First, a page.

Serve: Serve is in the present imperative. It’s important for us to understand - don’t rely on your own strength! Both love and service are supernatural, God-like love, Christ-like service, can only be produced as fruit enabled by a supernatural Source, the Holy Spirit.
The gospel does free you to live any way you want. But if you truly understand through the gospel who Jesus is and what He has done for you, then you will ask: How can I live for Him? - Keller, Timothy. Galatians For You
While we cannot gain acceptance by keeping the law, we do find acceptance through Jesus. What do we do with that acceptance? Our keeping of the law will be an expression of the love of our hearts for the law-maker and the law-giver.
In other words: the law sends us to Christ for salvation and Christ returns us to the law, not that by keeping it, we are accepted by God, but that it becomes the framework by which we live our lives.
Pharisees, in scripture, are the ones who added to the law - they get caught up in the ways they can add new forms of legalism for their own sense of piety and leveling up in comparison with others.
Hypocrites, in the church today, attempt to use the law as a weapon either by creating hurdles or tearing others down - making it seem like they’ve got the ‘right way to live’ and if you aren’t doing it, you’re not right with God. They know the hundreds of ‘laws’ given in scripture - but, that really pales in comparison with the thousands they’ve created for themselves, their family, etc. and they can’t wait to tell you what they are so you can get on their level.
If we’re being honest, these temptations reside in all of our hearts - the ones who want more law, rigid form, more rules, legalism is like a blanket that comforts you because you feel in control.
Then there are others who want to cast off all constraints because that’s what freedom really means. It’s spiritual anarchy, there’s no ‘mark’ of a true believer, there’s no cost or burden of mind - just live your life because Jesus Paid It all.
In reality, I think we can admit; we’re prone to BOTH.
You know what levels the playing field against these temptations in our own heart? What helps the legalistic anarchist calm their hearts and minds?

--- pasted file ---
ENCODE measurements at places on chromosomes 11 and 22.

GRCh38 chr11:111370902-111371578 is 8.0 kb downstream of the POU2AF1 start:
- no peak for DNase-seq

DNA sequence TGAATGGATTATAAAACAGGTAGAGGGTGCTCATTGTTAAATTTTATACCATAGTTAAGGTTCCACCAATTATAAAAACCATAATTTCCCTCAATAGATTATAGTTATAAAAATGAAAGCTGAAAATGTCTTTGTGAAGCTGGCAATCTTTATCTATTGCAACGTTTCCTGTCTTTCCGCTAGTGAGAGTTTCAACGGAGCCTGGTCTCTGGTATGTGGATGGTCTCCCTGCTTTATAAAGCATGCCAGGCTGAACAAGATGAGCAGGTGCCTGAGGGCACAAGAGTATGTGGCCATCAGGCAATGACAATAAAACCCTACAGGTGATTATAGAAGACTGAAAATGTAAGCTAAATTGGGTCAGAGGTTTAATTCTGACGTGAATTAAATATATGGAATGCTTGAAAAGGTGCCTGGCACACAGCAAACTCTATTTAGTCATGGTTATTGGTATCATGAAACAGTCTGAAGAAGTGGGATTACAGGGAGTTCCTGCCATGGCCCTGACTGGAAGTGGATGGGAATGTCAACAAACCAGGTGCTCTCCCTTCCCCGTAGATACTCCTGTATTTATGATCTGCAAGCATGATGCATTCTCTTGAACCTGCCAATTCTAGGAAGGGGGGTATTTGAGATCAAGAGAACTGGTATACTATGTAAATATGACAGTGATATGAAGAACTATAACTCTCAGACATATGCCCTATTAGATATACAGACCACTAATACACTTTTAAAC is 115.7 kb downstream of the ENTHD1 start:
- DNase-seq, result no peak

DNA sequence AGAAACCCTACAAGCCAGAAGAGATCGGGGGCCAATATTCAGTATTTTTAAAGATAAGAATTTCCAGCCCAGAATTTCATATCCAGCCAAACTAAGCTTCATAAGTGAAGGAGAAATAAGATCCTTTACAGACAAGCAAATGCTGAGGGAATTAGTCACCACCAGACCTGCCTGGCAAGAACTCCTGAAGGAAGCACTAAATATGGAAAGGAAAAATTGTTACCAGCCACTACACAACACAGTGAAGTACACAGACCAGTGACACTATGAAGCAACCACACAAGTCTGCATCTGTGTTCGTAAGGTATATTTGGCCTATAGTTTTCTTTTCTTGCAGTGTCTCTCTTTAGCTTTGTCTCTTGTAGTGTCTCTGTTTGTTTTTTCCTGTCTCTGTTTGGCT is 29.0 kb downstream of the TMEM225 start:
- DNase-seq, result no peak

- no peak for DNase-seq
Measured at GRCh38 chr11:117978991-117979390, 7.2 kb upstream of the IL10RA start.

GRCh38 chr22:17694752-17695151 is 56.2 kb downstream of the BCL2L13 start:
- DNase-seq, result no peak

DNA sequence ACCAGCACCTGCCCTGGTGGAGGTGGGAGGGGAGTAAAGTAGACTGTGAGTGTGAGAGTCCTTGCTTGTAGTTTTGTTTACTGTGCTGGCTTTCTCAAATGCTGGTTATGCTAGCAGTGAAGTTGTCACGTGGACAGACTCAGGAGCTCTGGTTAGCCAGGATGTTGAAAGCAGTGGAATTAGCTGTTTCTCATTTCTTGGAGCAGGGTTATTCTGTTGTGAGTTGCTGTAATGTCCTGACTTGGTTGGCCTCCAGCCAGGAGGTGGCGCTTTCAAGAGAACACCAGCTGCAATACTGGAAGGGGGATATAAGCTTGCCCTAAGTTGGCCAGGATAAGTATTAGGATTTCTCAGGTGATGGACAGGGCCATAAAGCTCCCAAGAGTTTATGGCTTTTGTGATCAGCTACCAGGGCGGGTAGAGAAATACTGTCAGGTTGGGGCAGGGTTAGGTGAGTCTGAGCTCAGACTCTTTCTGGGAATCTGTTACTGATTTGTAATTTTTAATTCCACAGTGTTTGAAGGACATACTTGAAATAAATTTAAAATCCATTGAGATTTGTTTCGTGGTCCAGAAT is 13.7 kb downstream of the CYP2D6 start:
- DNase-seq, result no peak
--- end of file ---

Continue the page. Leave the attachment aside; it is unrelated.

Loving Service of one another.
Perhaps our propensity to being “legalistic-anarchists” speaks to why we see such polarization in our relationships, the church, politics, families, friendships, the world around us, etc. today… may God empower our witness as loving servants!
Set free from the Law (of sin / death) for the Law (of Love / fulfilled through Christ’s love and extended toward us so we can extend toward others)
Paul knows how to explain the law of God. He condenses all the laws of Moses into one brief sentence. Reason takes offense at the brevity with which Paul treats the Law. Therefore reason looks down upon the doctrine of faith and its truly good works.
To serve one another in love, i.e., to instruct the erring, to comfort the afflicted, to raise the fallen, to help one's neighbor in every possible way, to bear with his infirmities, to endure hardships, toil, ingratitude in the Church and in the world, and on the other hand to obey government, to honor one's parents, to be patient at home - these things are not at all regarded as good works.
The fact is, they are such excellent works that the world cannot possibly estimate them at their true value. - Luther, Commentary on Galatians
V.15 paints a gruesome picture of a lack of love in the life of a believer - violent and consuming. In Romans we learned about creating hurdles for one another or stumbling blocks - here in Galatians we learn about not tearing one another down or devouring each other - this brings us to our point: one way we build one another up is loving service!
Perhaps here’s where we can illustrate this in the church, more specifically Metro Life Church:
Attendance: we’re free to be here or not to be here. That’s true, not just a religious freedom we enjoy in America but a freedom because our salvation is not based on the ‘works’ of attendance in a Sunday service, ministry meeting or community group. That’s true. Our’s is not a works based salvation. But, biblically, there’s more for us. We’re free to not show up but we’re missing something that’s at the core of God’s design and intent for gathering together: Serving one another in love. I’m not talking about simply ‘manning the number of volunteers that the church needs to accomplish a specific goal’. I’m talking about being there for our brothers and sisters who may have - in the days past - been walking through the weight of the world, our being together reminds them -reminds us- not to go back to the world and its so-called freedoms, to endure, to look to Christ - we get to build one another up by catching each other doing right, by praying together, using the gifts, talents and abilities that God has given to each of us - at the core of all of those gifts, talents and abilities are using them to SERVE one another - that’s how we move from Christian Freedoms to the active Christian Life!